so we are getting as many folks on board as possible to help push for change based on the effects to their particular constituency group,” St. Pierre said “We will not be satisfied with the outcome until grandfathering is reinstated for properties and affordability controls are put in place with regard to flood insurance premiums.” “We are lucky to have residents who are willing to fight with us, and I give them immense credit for the victories won so far,” he added. “We need to keep up the momentum as more folks around the country learn about the devastating effects of Biggert-Waters to affect a long-term solution.” He said the threat of dramatically increased flood premiums has already reduced property values in some areas, and as a result the parish is expected

to endure a reduction in property tax revenue. St. Pierre said levee protection also continues to be a concern, especially in the wake of flooding threats posed by Hurricane Isaac this past August, especially in Montz and on the west bank. Although the parish did not suffer any severe damage, the storm did expose some vulnerabilities. But there is much good news to report on that front, the president said. The parish has received a construction permit for the Ellington Phase of the West Bank Hurricane Projection Levee, with bids expected to go out later this year. A five-year timetable has been established for the completion of the entire Willowridge section, including a pump station. The parish is also working on two other sections, includ-

ing partially completed Magnolia Ridge, but funding uncertainty prohibits officials from providing a timetable, St. Pierre said. Additionally, the parish is working with the Lafourche Basin Levee District on surveying and testing the Sunset Drainage District levee in western St. Charles so it can be incorporated in the overall protection plan for the west bank. In addition St. Pierre said the council and administration will continue to add available monies to the parish budget in the West Bank Hurricane Protection Levee fund. “My major goal is to continue to improve drainage and hurricane/flood protection for the parish, as it has been since I’ve been in office,” he said. St Pierre listed among some major accomplishments this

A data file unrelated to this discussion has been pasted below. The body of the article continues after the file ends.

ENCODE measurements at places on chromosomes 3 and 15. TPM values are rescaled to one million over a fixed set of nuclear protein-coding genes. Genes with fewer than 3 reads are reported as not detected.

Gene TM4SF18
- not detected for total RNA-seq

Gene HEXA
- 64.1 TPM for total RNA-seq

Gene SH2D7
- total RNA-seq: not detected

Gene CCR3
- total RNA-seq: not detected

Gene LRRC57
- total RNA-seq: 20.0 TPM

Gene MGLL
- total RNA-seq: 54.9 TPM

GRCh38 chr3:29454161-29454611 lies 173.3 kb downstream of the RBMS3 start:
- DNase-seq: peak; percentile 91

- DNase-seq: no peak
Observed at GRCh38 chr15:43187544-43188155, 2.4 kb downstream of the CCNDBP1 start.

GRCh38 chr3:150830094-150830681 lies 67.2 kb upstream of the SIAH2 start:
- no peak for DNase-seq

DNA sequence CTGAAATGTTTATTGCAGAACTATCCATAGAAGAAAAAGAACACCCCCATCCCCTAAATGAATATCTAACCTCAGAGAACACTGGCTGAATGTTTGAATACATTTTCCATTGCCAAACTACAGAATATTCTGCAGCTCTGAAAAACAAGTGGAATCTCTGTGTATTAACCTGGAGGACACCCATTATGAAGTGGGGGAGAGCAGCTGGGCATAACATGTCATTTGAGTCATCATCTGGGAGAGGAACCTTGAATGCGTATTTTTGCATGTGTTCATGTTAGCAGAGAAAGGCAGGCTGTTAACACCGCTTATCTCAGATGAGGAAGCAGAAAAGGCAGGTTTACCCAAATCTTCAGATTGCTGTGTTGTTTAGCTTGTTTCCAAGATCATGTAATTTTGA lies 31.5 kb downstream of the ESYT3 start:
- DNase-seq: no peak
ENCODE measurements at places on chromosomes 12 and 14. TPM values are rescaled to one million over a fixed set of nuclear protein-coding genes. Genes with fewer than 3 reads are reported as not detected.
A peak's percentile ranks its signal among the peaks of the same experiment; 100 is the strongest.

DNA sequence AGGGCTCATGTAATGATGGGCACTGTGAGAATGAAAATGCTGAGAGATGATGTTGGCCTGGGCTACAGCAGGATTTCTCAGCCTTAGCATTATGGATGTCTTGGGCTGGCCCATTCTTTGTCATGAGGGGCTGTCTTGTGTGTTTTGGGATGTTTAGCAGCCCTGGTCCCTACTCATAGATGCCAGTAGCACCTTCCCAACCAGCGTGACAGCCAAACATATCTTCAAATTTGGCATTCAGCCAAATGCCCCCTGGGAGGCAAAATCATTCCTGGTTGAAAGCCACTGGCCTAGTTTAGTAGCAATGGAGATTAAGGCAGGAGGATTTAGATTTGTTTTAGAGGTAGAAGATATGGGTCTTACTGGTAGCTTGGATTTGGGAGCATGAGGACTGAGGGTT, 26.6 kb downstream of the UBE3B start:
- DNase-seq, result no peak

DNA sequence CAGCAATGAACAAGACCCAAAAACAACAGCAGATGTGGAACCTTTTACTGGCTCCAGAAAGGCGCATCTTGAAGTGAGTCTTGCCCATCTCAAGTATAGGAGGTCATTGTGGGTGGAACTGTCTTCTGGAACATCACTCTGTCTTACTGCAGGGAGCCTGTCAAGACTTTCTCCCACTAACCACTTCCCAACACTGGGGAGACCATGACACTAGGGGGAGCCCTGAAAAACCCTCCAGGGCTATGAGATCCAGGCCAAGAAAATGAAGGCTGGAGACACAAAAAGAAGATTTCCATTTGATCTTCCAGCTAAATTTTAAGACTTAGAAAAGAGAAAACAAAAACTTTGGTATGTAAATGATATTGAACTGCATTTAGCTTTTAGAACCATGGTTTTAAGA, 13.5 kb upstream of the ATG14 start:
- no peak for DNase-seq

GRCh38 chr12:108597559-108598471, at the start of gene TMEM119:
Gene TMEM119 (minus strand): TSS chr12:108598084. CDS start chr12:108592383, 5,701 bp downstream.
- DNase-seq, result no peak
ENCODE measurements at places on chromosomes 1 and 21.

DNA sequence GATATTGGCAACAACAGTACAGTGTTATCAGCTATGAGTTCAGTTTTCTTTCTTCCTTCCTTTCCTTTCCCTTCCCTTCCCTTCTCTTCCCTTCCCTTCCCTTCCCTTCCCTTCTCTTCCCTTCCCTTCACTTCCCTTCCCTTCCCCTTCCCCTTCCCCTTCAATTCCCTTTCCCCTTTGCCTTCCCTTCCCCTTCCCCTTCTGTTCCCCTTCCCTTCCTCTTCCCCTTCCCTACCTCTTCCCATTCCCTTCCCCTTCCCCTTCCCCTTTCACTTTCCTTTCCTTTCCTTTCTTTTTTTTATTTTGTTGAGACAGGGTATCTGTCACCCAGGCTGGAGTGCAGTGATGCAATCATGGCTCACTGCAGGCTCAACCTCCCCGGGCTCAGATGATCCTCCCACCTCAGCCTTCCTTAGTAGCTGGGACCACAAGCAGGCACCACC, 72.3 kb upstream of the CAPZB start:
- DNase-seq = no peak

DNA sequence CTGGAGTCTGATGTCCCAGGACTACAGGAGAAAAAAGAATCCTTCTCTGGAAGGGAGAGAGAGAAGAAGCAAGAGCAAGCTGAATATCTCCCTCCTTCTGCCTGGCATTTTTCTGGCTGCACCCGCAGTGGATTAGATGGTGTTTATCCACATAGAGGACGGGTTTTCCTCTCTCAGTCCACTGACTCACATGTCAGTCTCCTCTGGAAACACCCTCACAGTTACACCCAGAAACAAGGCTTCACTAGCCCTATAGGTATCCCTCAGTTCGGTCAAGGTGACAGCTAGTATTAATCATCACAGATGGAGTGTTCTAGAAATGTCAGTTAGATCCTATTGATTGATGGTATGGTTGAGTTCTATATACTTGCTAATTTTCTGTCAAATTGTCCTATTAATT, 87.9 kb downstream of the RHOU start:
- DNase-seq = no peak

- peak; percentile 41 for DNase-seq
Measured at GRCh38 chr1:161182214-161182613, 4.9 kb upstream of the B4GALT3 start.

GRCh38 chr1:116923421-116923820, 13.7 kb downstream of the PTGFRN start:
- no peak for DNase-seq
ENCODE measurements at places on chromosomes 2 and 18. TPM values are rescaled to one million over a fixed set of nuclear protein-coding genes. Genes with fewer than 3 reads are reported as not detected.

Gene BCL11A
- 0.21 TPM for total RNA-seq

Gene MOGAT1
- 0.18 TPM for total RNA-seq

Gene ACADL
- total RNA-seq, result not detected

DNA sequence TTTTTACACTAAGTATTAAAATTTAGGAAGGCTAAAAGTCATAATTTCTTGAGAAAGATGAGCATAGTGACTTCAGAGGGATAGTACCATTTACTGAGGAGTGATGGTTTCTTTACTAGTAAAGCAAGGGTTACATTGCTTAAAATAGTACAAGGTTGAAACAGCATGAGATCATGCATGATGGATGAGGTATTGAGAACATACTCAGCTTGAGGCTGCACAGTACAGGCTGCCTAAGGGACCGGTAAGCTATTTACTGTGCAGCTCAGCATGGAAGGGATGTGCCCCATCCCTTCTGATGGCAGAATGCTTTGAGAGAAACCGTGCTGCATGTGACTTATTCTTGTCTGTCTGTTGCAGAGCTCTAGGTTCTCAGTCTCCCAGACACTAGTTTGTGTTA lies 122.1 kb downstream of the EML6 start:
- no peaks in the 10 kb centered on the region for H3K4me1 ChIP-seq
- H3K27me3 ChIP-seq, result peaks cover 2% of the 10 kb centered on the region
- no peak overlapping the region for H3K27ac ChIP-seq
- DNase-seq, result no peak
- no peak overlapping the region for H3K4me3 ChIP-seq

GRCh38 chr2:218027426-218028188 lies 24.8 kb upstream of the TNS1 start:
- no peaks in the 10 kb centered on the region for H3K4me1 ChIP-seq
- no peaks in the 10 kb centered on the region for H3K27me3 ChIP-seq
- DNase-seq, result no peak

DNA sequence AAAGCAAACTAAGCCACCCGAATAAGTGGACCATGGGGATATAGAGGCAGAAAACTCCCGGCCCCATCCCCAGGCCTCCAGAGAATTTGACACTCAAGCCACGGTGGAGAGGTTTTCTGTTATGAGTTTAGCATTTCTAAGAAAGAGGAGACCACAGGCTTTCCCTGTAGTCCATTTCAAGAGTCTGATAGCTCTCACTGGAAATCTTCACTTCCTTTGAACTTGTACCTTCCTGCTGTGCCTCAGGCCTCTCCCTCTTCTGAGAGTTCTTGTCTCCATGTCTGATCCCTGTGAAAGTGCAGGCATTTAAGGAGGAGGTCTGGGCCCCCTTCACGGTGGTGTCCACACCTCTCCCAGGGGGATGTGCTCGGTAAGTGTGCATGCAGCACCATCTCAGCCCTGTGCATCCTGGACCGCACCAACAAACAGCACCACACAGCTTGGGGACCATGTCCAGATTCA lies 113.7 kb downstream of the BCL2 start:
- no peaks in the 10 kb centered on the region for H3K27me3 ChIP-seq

past year as the receipt of the Ellington permit, receiving $13.9 million in grant funding in 2012, including water and sewer improvements in Luling, Boutte and Hahnville, adoption of a Recreation Master Plan and construction of the Edward A. Dufresne Community Center, a new parish emergency operations center and the west bank Public Works Yard, providing safer and more efficient spaces for parish employees and the public. St. Pierre admitted, however, to continued frustration with providing better recreational access to waterways on the west bank. He said the parish applied for grant funding with the state to begin building a new boat launch at Bayou Des Allemands, but the grant was not approved, thus tabling the project for the time being. Overall, St. Pierre

is eagerly embracing the challenges during the next 12 months, a time in which he hopes some of his unfulfilled goals can be met. His first priority, however, remains making inroads in Congress. “I really believe we will make positive strides in repealing the negative aspects of Biggert-Waters, “ he said. “More and more members of Congress are realizing they made a mistake in passing the legislation, that changes must be made.” Also on the agenda is construction starting on the Willowridge Phase of the protection levee, major renovations to the Sunset drainage pump, formulation of a plan to revitalize the Paul Maillard Road Corridor and the addition of a masterplanned new community park in Luling, including a splash park. The parish should also benefit financially from several plants along the Mississippi River planning expansions and others coming online. “Overall I would say that St. Charles Parish is in good health and strong,” St. Pierre said. “That being said, the future health of the parish is closely related to Congress fixing Biggert-Waters and our continued efforts to construct and maintain comprehensive hurricane protection for all residents, both on the east and west bank.”